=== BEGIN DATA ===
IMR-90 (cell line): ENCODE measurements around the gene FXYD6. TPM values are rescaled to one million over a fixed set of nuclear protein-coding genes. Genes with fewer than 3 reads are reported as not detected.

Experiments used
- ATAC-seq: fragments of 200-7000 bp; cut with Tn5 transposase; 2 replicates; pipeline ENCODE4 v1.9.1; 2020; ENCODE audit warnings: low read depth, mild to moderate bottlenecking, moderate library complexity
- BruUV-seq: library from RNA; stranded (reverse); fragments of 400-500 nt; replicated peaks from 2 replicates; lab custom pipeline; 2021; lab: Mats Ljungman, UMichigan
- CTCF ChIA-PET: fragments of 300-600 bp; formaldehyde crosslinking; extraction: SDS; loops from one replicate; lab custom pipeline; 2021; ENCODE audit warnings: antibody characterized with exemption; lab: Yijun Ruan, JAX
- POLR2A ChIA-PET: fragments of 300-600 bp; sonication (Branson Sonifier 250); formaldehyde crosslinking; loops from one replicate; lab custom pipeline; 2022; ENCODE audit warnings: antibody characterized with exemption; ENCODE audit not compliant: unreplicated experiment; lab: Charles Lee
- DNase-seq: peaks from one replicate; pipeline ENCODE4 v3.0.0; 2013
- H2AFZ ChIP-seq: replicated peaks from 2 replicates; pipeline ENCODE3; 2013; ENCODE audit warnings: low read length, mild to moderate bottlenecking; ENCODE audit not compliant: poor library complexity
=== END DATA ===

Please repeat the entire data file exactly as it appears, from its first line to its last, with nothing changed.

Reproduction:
IMR-90 (cell line): ENCODE measurements around the gene FXYD6. TPM values are rescaled to one million over a fixed set of nuclear protein-coding genes. Genes with fewer than 3 reads are reported as not detected.

Experiments used
- ATAC-seq: fragments of 200-7000 bp; cut with Tn5 transposase; 2 replicates; pipeline ENCODE4 v1.9.1; 2020; ENCODE audit warnings: low read depth, mild to moderate bottlenecking, moderate library complexity
- BruUV-seq: library from RNA; stranded (reverse); fragments of 400-500 nt; replicated peaks from 2 replicates; lab custom pipeline; 2021; lab: Mats Ljungman, UMichigan
- CTCF ChIA-PET: fragments of 300-600 bp; formaldehyde crosslinking; extraction: SDS; loops from one replicate; lab custom pipeline; 2021; ENCODE audit warnings: antibody characterized with exemption; lab: Yijun Ruan, JAX
- POLR2A ChIA-PET: fragments of 300-600 bp; sonication (Branson Sonifier 250); formaldehyde crosslinking; loops from one replicate; lab custom pipeline; 2022; ENCODE audit warnings: antibody characterized with exemption; ENCODE audit not compliant: unreplicated experiment; lab: Charles Lee
- DNase-seq: peaks from one replicate; pipeline ENCODE4 v3.0.0; 2013
- H2AFZ ChIP-seq: replicated peaks from 2 replicates; pipeline ENCODE3; 2013; ENCODE audit warnings: low read length, mild to moderate bottlenecking; ENCODE audit not compliant: poor library complexity